Timeless Tips for Tactful Terminations

Imagine finding out through a Tweet that you’ve been fired. Secretary of State Rex Tillerson doesn’t have to imagine this, as this actually just happened to him. A senior State Department official said Tillerson learned of the president's official decision from Trump's Tweet, and that he was never informed directly by the White House that he had been fired.

Tillerson is probably not the first person to learn of his firing through social media, and I suspect he won’t be the last. Perhaps some of you could use some guidance when it comes to letting employees go.

In my book The Magnetic Leader, I give readers a complete playbook on how to respectfully transition people out of the organization. This is more important than ever these days, as you don’t want disgruntled employees posting negative reviews about you and your organization on places like Glassdoor. If they do, it will make it even harder for you to attract talent in what is already a very tight labor market.

Here are some key points which I share in my book.

Show R.E.S.P.E.C.T.

Aretha Franklin sang about it back in 1967, and it still rings true. I’ve seen too many frustrated leaders treat those they are about to terminate as if they are radioactive waste. Their hands-off approach leads to ill will all around, not to mention lawsuits. You liked this person well enough to hire him, so demonstrate respect as you transition him out of the company.

Be Clear

I’ve heard stories of people asking for raises at the same time their employers were discussing their poor performance and their impending termination. Do yourself and the employee a favor. Be very clear that the conversation you are about to embark on is the end of the road rather than the beginning of a new path toward a wonderful future together.

Be Honest

Telling someone how great she is and then terminating her during the same meeting never ends well. The termination conversation isn’t the time to coach someone on what she could have done differently to have kept her job, nor is it the time to tell her how much you’ve enjoyed having her on the team. Be honest and succinct.

 

Three Ideas That Will Help Increase Applicant Flow

  1. Review your hiring requirements. Is it really necessary for a receptionist to have a four-year college degree? Must a sales rep have 7-10 years of experience, when your most successful sales people have only a few years under their belt? Change those requirements that are no longer serving you well.

  2. Require your hiring managers to actually do the hiring. Too many hiring managers rely on HR to fill their job openings. If that’s working for you, great! However, I suspect for many of you it’s not. There are currently 5.8M job openings. That’s a lot of job openings! Encourage your hiring managers to present and network at local association meetings. Teach them how to pull talent in via LinkedIn (I can help you with this) and include hiring metrics when evaluating performance.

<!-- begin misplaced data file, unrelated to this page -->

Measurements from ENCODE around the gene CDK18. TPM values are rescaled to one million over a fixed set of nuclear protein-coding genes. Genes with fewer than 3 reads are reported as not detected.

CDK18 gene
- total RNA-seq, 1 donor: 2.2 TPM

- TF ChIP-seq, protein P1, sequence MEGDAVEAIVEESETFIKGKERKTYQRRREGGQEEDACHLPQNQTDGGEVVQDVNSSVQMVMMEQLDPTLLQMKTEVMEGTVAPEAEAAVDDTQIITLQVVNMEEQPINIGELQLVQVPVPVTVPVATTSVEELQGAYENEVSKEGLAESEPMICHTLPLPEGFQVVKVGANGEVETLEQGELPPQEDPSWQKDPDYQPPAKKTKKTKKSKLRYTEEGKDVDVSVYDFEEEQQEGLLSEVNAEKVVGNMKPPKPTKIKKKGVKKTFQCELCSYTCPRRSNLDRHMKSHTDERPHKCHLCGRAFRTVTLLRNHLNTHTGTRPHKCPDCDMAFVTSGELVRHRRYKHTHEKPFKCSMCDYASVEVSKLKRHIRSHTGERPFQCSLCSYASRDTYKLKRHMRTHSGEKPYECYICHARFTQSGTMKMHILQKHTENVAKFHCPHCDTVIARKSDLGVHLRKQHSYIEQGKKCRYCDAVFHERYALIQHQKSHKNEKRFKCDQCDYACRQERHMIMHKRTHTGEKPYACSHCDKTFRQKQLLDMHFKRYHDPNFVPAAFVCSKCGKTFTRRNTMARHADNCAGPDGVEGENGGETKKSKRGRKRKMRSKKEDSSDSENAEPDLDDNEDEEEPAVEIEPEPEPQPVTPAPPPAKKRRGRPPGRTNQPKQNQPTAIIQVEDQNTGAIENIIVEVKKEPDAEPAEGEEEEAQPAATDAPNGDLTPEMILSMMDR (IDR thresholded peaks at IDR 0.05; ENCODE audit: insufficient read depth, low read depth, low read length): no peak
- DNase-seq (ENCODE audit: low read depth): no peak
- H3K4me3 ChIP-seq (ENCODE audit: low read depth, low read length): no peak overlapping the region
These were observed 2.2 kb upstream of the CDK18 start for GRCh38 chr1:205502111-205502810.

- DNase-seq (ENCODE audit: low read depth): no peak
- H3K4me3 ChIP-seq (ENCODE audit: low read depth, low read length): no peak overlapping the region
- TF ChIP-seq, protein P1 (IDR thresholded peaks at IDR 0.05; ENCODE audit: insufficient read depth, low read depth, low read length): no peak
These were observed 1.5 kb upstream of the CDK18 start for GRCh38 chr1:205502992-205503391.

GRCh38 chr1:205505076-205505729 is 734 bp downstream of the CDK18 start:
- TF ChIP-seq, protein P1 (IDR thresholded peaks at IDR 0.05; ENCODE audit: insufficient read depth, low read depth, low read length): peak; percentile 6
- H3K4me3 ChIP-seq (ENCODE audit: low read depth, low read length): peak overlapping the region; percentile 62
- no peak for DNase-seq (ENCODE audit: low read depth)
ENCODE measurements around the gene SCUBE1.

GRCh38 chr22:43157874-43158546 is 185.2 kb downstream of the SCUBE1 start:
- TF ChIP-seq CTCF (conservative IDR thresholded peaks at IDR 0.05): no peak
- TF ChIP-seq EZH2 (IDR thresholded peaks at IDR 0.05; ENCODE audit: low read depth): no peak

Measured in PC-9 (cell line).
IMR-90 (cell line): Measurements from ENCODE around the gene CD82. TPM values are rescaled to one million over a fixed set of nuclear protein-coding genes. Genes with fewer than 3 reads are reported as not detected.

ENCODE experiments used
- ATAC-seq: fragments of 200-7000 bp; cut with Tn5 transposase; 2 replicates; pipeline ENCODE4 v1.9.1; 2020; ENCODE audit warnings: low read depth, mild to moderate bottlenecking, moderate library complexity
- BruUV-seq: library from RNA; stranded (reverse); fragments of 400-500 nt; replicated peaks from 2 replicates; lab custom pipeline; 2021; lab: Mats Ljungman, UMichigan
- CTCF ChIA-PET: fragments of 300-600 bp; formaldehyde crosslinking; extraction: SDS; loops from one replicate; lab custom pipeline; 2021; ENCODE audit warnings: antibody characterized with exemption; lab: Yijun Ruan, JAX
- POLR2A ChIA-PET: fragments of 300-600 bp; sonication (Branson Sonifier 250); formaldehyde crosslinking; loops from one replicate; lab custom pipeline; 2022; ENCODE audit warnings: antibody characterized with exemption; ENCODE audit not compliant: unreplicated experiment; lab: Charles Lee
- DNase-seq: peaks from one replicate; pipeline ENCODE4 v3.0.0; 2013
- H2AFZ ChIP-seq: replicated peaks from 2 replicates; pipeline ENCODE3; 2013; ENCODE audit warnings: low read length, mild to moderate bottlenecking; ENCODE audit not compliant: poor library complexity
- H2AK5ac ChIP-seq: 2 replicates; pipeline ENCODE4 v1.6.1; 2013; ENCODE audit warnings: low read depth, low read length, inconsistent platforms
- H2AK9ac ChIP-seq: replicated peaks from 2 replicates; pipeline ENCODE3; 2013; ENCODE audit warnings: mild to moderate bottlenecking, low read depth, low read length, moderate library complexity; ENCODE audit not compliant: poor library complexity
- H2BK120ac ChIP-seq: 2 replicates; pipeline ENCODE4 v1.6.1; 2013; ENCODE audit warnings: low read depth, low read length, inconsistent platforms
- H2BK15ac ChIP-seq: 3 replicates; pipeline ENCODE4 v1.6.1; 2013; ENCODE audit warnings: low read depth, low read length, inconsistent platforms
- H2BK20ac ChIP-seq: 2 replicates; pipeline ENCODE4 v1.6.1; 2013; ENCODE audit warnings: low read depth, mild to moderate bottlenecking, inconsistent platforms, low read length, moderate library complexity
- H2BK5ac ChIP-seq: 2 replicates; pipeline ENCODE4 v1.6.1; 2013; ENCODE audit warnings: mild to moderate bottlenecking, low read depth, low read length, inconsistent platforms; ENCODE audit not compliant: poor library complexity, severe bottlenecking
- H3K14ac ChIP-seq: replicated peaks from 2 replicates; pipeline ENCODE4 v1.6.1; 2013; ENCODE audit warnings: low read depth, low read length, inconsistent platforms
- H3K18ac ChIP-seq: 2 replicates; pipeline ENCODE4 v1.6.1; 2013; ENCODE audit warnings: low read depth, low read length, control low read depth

3. Shamelessly promote your organization. Being a best kept secret is overrated. In fact, it’s pointless. People aren’t going to be reaching out to you for job opportunities if they’ve never heard of you. That’s why it’s critical to make some noise. Blog, reach out to a writer at your local newspaper and offer to be a source, and if you’re not there already, start using social media to build your employment brand in a big way!

Rules of Attraction: Your Monthly Tip on Attracting and Retaining Top Talent

Poaching talent and luring away customers have much in common. Neither are unethical. 

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For more tips on attracting and retaining top talent, download a copy of Talent Magnetism. Call us today at 617-608-3633 if you’d like to discuss applying these concepts to your organization.

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Meet Roberta Matuson

For more than 25 years, Roberta Matuson has helped leaders in Fortune 500 companies, including General Motors, Best Buy, and, The Boston Beer Company, achieve dramatic growth and market leadership through the maximization of talent.

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Testimonials:

“Your work with my senior group exceeded my expectations. I’ve never seen anything like it. We are now growing gang busters and the team is really working together. Fantastic job." Ronald P. Bryant, President and CEO, Noble Hospital.”

Ronald P. Bryant
President and CEO, Noble Hospital.

“Roberta has been a tremendous mentor and coach to me over the past year. She has partnered with me on multiple professional development fronts, as well as helping me through some very challenging situations. I found Roberta to be wise counsel!”

Allison DiSiena
VP of Recruiting, Marketing, Interactive and Creative Services Division
24 Seven Inc.